On the first day of our Eat Your Words course at Saint Mary’s, everyone was asked to give an introduction and to state which food, if any, they would be. Having just returned from the happiest place on earth the previous day, I thought of my favorite treats that are offered at the Disneyland resorts. What came to mind was the softly frozen pineapple dessert called a Dole Whip.
I told my peers that I would be Dole Whip if I could be a food because I know I’d be available in places that people love to escape to. Dole Whips are famously limited to Hawaii and the American Disney resorts. (I discovered it recently became available at an ice cream shop chain located on the west coast, however.) Because of where you can find Dole Whip, it, for me, means vacation and relaxation. They are a symbol of forgetting the stresses of daily life, and an encouragement to just enjoy myself a little.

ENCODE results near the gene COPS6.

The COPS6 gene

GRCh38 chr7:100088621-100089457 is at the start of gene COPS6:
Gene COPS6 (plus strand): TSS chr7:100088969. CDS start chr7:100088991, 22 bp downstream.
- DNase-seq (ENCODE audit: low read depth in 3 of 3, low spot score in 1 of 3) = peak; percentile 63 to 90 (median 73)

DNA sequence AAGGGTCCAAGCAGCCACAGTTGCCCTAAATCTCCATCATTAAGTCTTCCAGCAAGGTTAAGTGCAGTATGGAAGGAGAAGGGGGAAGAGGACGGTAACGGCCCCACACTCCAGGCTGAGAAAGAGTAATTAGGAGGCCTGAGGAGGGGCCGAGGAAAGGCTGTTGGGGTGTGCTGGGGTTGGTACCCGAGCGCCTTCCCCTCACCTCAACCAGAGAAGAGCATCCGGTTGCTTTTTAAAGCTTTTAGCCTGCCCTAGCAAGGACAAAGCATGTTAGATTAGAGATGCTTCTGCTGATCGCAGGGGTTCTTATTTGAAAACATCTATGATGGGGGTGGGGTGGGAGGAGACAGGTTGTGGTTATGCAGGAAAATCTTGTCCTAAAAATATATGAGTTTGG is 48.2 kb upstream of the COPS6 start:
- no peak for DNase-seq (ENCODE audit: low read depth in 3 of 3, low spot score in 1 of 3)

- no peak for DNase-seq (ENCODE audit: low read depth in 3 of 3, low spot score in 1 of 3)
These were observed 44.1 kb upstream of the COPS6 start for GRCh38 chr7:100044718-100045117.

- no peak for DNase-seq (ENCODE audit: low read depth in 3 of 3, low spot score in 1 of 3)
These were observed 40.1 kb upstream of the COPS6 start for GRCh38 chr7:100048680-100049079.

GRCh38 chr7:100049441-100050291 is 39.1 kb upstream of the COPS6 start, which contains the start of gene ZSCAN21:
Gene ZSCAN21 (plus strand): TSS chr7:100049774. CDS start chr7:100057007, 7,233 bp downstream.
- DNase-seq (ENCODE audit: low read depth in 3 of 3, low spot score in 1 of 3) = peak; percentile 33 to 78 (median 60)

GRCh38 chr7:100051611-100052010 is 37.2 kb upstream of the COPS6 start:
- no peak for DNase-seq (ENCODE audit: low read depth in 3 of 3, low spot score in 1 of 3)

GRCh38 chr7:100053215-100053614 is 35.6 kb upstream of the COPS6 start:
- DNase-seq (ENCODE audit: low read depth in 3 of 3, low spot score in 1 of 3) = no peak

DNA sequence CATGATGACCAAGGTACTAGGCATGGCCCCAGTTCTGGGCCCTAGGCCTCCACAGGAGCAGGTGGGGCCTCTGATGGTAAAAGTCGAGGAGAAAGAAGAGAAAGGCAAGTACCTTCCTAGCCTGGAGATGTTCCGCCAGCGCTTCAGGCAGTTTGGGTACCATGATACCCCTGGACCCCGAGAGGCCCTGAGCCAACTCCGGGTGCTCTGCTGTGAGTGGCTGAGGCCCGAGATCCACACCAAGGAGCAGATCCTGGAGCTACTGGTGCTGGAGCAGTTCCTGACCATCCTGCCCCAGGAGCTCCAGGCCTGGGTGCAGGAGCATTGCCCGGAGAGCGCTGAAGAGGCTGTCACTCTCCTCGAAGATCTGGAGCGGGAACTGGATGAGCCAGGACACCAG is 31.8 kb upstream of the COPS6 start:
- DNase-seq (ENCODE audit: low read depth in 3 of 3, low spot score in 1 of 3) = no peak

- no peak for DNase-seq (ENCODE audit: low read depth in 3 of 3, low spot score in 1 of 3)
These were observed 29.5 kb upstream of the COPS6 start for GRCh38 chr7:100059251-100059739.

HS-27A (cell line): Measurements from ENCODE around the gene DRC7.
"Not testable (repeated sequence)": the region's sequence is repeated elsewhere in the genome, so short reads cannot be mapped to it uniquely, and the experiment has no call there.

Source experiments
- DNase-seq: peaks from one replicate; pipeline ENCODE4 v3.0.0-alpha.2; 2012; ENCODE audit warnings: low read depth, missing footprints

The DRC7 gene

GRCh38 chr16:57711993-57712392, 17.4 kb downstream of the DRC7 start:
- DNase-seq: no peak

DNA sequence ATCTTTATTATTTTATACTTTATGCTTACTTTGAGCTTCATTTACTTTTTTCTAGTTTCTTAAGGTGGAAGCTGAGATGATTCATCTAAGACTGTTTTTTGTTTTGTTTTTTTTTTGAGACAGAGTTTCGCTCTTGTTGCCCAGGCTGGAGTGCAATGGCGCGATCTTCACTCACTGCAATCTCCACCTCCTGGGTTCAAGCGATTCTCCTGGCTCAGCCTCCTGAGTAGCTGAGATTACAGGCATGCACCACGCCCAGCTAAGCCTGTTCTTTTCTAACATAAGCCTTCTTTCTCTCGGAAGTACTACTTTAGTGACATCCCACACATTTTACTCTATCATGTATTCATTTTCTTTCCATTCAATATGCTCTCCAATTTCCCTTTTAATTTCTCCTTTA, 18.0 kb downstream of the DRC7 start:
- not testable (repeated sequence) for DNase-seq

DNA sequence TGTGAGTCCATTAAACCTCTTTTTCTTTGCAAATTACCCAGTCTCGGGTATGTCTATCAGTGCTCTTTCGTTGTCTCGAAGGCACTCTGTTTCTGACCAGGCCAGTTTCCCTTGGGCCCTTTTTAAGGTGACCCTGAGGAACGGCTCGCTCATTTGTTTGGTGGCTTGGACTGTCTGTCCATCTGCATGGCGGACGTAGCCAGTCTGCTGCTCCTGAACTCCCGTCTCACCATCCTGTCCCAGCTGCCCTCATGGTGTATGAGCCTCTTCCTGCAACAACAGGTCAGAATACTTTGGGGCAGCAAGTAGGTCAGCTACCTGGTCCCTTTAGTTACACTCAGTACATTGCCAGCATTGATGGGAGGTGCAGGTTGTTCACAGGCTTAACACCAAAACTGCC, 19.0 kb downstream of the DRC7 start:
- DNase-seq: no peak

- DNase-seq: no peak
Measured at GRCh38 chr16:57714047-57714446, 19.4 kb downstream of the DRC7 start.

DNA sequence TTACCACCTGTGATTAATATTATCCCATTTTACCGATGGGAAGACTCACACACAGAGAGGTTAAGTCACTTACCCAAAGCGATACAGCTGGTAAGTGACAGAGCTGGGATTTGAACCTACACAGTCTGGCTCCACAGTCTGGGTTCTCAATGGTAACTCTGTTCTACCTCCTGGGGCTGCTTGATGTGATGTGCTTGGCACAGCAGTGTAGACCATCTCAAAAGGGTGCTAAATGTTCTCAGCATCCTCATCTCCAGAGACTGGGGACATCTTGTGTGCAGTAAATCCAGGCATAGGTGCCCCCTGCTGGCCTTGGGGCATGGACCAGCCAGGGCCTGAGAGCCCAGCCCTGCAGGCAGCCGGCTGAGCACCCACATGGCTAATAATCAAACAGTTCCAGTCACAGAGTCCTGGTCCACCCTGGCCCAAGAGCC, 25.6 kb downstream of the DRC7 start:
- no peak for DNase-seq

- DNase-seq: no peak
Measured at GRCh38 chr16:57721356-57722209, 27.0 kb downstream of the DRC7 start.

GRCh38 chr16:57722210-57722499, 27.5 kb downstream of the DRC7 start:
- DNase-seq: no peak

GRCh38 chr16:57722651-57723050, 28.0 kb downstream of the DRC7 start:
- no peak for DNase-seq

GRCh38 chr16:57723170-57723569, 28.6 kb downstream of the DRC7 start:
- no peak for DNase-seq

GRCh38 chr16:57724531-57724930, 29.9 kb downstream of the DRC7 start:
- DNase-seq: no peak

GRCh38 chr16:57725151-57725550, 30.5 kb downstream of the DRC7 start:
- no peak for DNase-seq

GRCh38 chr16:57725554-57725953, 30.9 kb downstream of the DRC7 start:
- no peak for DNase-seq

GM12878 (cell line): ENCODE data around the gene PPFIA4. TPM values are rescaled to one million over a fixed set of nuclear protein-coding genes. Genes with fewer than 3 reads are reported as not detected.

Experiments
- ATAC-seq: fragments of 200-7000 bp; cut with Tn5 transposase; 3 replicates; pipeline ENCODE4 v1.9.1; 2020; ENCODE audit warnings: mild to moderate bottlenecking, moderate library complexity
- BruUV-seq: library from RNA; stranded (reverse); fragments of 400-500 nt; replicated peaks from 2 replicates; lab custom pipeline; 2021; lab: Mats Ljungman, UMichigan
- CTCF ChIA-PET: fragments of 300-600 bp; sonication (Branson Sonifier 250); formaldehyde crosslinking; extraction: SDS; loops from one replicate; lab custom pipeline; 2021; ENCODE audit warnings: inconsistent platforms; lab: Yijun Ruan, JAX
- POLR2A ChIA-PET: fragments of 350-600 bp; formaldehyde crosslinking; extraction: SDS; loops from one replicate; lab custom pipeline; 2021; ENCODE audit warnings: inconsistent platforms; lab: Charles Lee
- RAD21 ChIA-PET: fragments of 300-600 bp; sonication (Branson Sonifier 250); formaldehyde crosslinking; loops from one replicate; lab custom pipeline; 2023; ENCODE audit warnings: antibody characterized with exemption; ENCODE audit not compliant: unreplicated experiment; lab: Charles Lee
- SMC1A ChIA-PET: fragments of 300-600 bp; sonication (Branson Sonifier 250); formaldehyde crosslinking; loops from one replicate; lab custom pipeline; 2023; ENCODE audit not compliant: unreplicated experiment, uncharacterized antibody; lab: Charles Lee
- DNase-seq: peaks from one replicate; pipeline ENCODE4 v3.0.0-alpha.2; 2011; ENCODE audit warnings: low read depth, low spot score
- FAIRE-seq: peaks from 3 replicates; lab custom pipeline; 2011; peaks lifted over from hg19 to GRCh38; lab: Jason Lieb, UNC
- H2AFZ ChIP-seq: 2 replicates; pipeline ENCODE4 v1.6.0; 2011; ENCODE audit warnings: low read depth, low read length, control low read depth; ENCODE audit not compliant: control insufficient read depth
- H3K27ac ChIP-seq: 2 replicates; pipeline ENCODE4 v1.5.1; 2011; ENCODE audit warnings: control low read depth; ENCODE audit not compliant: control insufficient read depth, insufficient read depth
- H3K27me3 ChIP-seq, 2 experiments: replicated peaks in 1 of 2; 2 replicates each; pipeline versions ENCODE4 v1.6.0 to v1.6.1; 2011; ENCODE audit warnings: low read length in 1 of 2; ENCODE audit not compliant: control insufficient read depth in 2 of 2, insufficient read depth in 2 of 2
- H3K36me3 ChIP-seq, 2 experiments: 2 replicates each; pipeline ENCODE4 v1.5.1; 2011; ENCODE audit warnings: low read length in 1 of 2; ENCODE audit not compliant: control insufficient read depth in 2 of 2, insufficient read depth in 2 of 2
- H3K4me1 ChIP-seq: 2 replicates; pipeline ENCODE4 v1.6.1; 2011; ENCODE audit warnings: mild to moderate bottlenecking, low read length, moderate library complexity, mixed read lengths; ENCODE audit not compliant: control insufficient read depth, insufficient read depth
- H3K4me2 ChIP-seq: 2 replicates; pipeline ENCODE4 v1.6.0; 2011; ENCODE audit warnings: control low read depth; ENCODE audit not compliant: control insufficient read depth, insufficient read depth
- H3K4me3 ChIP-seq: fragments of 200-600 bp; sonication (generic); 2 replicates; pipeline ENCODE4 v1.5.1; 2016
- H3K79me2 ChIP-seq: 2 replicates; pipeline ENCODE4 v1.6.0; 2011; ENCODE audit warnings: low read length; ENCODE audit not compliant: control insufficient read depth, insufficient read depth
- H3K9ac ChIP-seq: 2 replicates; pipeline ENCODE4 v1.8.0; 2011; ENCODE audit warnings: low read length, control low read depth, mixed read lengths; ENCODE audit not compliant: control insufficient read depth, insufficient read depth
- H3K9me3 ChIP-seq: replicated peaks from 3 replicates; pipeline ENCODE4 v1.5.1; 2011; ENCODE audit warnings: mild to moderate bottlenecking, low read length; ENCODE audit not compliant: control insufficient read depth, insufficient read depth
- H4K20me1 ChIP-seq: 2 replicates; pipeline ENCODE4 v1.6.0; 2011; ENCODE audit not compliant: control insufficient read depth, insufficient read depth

The Tiki Juice Bar in Disneyland Resort’s Adventureland is where I most associate the dessert. It is a small oasis of a stand, where visitors queue up to get their own bowl of the tropical ice cream. May the weather be hot or cold, you can usually guarantee a line against the bamboo wall surrounding the Tiki Room attraction. When I approach the bar, it’s almost as if I momentarily stepped into a far-off island with the friendly smiles I’m greeted with, the heavy straw thatching above us, and the almost floral aroma of pineapples around us.
When I receive my dole whip, it’s a small treasure in the palm of my hand, it’s creamy soft-serve in a perfect tall spiral in its little rounded cup. I take my white plastic spoon against its buttery curves and appreciate its smoothness, like whipped buttercream frosting. Its light and refreshing, a satisfying balance of sweet and tart. I could swear they throw whole pineapples into their ice cream machines because the ice cream tastes so fresh and of real pineapple juice. Disneyland is my home away from home, but when I have one of these confections in my possession, I’m in paradise.